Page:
Folic acid, or vitamin B9, is involved in appropriate regulation of DNA replication, synthesis of purines and deoxythymidine (dTMP), conversion of homocysteine to methionine, histidine catabolism, and correct differentiation of the neural tube during fetal organogenesis. Folic acid from food sources is almost completely absorbed in the small intestine, mostly in the jejunum, and does not reach the large intestine. The administration of probiotic strains able to synthesize folates de novo and release them in the extracellular space may provide an additional, constant endogenous source of this important vitamin in the intestinal lumen of humans.
A pilot study involving 23 healthy volunteers was conducted to evaluate the ability of 3 probiotic strains, Bifidobacterium adolescentis DSM 18350, B. adolescentis DSM 18352, and Bifidobacterium pseudocatenulatum DSM 18353, to produce folates in the human intestine. Volunteers were randomly assigned to 1 of 3 groups for treatment with a specific probiotic strain (5×109 colony forming units/d). Strain effectiveness was evaluated by determination of the folate concentration in feces evacuated within 48 hours before and after administration of the probiotics. Quantification of microorganisms belonging to the genus Bifidobacterium was performed in parallel to folate analysis.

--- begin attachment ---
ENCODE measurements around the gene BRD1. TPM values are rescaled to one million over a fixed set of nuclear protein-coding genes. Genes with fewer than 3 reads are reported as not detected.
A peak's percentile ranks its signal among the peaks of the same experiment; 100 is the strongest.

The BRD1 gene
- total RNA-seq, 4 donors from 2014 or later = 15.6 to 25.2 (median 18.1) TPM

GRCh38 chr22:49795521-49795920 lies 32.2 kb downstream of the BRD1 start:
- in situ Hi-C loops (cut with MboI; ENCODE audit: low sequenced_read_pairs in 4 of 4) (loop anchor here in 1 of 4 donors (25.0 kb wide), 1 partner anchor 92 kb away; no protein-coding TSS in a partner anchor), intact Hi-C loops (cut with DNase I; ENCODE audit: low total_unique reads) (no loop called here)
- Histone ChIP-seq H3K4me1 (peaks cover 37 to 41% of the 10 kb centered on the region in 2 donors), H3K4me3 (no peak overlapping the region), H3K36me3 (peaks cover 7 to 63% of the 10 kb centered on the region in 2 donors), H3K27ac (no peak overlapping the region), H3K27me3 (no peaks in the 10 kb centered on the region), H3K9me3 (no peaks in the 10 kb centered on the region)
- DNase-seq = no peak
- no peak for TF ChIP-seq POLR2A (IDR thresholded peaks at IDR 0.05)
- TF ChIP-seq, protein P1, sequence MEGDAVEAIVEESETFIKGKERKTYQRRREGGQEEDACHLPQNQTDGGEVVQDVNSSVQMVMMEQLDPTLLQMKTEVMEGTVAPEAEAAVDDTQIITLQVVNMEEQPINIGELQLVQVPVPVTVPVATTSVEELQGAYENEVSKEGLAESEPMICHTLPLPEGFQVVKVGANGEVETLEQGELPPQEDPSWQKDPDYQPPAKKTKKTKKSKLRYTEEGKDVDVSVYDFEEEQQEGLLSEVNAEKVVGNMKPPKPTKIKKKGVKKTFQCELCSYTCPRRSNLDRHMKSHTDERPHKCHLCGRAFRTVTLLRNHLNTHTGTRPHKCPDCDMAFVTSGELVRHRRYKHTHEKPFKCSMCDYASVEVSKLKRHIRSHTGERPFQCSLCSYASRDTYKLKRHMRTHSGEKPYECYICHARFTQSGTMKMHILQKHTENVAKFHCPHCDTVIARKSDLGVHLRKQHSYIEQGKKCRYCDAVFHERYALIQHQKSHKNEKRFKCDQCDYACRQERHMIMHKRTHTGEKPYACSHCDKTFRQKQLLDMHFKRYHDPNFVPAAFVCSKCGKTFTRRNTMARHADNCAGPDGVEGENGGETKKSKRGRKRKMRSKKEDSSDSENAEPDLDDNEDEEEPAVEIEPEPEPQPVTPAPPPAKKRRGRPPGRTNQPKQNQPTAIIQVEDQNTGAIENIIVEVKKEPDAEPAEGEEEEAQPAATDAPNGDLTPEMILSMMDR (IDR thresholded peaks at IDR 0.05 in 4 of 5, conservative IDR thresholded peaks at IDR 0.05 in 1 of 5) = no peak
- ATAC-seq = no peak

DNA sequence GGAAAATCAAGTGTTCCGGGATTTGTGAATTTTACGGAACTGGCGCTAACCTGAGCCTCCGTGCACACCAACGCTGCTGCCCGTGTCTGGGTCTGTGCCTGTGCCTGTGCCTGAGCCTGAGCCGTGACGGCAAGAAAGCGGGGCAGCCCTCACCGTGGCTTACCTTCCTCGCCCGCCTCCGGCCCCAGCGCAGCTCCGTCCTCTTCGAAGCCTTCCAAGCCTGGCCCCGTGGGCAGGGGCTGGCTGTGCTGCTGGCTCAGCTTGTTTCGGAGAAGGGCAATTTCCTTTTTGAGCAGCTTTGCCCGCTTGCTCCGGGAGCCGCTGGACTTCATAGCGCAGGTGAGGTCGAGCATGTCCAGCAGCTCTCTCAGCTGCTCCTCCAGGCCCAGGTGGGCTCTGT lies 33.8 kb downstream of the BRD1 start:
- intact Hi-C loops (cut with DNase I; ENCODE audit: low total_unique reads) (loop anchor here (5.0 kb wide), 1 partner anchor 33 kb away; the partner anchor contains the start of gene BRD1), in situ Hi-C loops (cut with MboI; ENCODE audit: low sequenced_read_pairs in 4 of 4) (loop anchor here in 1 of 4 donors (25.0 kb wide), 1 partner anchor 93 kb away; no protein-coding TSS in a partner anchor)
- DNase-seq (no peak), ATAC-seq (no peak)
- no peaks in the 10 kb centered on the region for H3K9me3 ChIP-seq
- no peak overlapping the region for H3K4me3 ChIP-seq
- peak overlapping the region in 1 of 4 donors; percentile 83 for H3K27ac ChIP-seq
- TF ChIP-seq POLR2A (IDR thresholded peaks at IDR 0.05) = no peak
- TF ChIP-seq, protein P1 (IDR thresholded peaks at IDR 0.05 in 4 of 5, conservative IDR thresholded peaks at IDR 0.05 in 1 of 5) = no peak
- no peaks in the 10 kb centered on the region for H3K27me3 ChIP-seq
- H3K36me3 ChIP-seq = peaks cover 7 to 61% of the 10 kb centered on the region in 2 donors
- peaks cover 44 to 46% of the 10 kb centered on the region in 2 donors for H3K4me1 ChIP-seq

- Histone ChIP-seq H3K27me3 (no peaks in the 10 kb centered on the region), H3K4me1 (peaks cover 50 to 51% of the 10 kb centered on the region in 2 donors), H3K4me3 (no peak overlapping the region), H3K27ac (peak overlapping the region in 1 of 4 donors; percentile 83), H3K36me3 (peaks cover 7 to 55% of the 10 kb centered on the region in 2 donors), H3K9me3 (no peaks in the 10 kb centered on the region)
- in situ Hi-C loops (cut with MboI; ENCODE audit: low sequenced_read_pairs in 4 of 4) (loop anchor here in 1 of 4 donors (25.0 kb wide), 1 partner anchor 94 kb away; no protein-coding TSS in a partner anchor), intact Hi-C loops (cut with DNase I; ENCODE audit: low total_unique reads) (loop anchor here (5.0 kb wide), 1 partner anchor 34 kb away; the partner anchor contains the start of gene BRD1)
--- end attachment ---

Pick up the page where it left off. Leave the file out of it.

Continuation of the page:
Ingestion of these probiotic strains resulted in a significant increase of folic acid concentration in human feces in all treated groups. Analysis of the fecal Bifidobacteria confirmed the potential of all strains, especially B. adolescentis DSM 18352, to colonize the intestinal environment.
The demonstrated ability of the probiotic microorganisms B. adolescentis DSM 18350, B. adolescentis DSM 18352, and B. pseudocatenulatum DSM 18353 to synthesize and secrete folates in the human intestinal environment may provide a complementary endogenous source of such molecules, which is especially useful for the homeostasis of mucosal enterocytes of the colon and, unlike oral administration of the vitamin, ensures its constant bioavailability.